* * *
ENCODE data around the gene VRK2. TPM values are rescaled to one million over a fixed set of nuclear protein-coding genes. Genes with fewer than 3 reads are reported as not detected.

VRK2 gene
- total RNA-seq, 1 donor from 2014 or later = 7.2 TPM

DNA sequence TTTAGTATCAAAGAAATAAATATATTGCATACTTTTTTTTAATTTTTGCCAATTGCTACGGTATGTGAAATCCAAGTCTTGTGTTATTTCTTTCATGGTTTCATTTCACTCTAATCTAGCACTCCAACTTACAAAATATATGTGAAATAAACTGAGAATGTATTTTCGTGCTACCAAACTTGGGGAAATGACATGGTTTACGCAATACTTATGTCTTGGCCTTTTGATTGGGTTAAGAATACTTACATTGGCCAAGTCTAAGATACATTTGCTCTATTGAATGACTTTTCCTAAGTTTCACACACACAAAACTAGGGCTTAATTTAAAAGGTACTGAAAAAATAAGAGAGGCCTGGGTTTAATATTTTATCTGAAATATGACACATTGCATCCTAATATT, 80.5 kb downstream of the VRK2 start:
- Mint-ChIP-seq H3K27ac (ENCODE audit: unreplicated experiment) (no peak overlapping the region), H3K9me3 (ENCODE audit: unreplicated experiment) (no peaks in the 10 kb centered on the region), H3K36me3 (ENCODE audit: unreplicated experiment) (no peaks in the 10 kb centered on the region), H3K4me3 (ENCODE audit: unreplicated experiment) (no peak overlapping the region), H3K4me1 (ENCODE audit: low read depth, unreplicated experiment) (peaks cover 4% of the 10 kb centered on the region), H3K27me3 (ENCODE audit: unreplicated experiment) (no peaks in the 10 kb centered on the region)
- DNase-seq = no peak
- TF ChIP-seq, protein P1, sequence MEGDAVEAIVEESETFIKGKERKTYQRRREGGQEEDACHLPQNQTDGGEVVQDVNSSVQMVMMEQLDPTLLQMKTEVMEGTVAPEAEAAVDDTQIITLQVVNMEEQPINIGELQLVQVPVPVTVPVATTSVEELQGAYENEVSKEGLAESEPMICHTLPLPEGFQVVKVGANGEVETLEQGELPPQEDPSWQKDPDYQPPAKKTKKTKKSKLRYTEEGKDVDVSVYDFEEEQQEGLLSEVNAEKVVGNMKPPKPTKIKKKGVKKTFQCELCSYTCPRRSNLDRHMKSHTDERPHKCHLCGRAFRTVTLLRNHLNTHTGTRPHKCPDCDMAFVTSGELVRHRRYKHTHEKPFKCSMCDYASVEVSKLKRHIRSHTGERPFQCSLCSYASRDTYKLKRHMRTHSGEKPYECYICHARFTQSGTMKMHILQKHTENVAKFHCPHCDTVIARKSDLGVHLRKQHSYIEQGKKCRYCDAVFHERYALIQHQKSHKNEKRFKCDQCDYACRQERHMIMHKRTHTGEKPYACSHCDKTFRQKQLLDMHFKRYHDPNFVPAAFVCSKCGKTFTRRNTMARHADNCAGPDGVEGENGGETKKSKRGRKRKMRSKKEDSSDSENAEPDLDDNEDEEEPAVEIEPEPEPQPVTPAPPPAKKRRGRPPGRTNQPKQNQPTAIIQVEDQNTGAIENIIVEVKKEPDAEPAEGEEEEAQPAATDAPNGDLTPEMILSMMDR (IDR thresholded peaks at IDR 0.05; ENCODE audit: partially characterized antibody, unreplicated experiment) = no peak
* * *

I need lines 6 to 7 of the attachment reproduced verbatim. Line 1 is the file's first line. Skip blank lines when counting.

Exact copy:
- DNase-seq = no peak
- TF ChIP-seq, protein P1, sequence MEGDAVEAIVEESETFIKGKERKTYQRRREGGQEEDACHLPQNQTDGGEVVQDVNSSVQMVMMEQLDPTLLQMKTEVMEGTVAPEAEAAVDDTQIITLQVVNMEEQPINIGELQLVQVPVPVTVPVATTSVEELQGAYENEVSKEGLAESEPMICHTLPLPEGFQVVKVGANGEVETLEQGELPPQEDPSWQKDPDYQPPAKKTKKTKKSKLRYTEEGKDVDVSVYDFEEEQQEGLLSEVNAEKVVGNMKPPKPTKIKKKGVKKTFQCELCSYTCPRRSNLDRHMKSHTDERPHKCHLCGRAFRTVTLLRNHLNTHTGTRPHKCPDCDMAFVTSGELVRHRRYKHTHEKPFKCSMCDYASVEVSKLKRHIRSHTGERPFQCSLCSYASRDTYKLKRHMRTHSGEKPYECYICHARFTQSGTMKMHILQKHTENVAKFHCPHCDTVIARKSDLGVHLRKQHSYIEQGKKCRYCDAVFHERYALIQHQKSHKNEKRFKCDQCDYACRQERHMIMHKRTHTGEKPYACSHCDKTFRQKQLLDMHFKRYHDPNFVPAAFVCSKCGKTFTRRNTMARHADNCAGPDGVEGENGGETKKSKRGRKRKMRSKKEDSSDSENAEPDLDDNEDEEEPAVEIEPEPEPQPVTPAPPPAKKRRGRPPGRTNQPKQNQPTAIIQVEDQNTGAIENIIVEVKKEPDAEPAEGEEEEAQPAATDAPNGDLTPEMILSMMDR (IDR thresholded peaks at IDR 0.05; ENCODE audit: partially characterized antibody, unreplicated experiment) = no peak